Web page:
The Security Council suffers from a “democracy deficit” and needs to include more permanent and non-permanent members from Africa, Latin America and Asia, Brazil’s Foreign Relations Minister Celso Amorim told the United Nations General Assembly.
In an address to the first day of the General Debate of the General Assembly’s 60th session, Saturday, September 17, being held at UN Headquarters in New York, Mr. Amorim said the composition of the Council’s current membership is a “perpetuation of imbalances that run contrary to the very spirit of multilateralism.”
At last week’s World Summit, member states failed to agree on how to reform the Council but committed to keep working on the issue and to review their progress at the end of this year.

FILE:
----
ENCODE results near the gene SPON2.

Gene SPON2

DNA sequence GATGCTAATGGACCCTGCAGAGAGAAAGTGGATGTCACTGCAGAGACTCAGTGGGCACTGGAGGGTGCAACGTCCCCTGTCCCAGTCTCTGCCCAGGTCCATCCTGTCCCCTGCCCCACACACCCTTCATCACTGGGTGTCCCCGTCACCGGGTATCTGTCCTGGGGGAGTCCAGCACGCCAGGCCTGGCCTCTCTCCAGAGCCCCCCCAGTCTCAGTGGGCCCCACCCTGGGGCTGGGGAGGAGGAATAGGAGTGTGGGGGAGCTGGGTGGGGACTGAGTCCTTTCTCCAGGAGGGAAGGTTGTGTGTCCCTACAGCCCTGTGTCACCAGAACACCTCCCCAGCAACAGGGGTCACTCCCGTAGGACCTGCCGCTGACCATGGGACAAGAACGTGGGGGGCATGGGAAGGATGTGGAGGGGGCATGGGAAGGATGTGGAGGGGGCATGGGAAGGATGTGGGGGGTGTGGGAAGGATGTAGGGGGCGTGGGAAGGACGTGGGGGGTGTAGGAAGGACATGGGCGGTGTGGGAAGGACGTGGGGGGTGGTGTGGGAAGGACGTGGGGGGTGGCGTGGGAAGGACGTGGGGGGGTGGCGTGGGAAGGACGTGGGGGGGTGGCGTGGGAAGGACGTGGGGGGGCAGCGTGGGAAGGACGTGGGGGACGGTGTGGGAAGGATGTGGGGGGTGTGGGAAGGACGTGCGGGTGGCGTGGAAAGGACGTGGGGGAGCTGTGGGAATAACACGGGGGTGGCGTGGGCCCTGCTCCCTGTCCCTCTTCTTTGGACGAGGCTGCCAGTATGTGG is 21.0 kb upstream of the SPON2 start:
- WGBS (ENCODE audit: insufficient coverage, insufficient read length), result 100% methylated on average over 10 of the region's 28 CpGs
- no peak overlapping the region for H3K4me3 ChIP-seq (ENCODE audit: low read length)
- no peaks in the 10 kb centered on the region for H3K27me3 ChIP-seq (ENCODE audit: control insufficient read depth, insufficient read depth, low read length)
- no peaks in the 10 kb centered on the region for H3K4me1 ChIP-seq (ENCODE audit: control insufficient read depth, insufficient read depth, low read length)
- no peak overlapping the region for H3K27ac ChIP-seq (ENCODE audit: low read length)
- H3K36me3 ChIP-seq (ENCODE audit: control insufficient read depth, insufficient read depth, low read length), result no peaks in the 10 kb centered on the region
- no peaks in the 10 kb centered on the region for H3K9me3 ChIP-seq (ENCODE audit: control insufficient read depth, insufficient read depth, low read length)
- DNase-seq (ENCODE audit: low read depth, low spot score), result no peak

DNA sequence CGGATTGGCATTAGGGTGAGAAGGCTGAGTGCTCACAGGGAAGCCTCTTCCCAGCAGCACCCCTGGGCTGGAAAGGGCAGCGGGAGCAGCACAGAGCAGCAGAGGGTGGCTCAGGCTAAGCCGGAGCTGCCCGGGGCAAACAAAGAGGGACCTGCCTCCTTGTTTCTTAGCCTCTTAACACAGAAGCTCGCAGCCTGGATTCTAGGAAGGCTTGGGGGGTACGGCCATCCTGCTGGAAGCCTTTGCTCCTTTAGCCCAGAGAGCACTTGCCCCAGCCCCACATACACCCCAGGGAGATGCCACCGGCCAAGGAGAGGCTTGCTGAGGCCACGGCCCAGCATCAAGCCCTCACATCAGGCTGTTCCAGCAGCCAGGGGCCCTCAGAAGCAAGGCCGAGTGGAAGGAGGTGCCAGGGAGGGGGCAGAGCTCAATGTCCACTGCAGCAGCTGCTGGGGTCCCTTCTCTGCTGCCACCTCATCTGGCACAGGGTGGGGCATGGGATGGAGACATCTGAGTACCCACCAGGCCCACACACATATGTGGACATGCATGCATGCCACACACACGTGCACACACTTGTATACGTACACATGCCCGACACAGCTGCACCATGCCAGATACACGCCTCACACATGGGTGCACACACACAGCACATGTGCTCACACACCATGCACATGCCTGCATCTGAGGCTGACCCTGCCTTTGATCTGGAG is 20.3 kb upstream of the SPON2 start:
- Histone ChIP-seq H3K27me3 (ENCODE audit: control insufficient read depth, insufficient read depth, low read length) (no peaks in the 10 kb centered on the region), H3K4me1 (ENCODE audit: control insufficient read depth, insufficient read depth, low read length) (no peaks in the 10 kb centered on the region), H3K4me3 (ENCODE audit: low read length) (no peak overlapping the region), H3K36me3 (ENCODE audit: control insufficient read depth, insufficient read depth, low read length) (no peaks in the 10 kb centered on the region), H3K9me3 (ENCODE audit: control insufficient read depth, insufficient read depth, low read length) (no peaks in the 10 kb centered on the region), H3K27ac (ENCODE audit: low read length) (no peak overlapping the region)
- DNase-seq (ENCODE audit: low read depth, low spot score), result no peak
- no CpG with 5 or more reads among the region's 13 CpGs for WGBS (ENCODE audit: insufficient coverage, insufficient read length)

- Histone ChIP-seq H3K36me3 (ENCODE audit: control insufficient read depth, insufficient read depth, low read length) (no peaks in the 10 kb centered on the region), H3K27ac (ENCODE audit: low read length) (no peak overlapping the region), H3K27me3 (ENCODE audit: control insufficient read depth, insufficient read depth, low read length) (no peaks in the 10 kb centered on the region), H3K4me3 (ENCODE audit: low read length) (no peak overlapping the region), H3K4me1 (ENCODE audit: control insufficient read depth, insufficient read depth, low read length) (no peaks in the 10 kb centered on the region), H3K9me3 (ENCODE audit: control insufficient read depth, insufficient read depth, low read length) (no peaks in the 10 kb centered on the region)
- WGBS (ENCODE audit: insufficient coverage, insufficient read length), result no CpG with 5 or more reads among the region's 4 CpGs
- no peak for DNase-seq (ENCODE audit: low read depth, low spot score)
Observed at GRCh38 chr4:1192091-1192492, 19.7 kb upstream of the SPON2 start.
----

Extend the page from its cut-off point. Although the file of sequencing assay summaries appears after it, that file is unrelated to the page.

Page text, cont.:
Along with Germany, India and Japan, Brazil was a member of the so-called G4 that expressed their desire during the lead-up to the Summit to become permanent members of the Council.
Mr. Amorim said no Council reform will be meaningful unless the numbers of permanent and non-permanent seats are expanded to include more developing countries.
“It is not reasonable to expect that the Council can continue to expand its agenda and responsibilities without addressing its democracy deficit,” he said.
Currently there are five permanent members – China, France, Russia, the United Kingdom and the United States, each with the power to veto decisions – and 10 non-permanent members, which are elected on a geographical basis to three-year terms.
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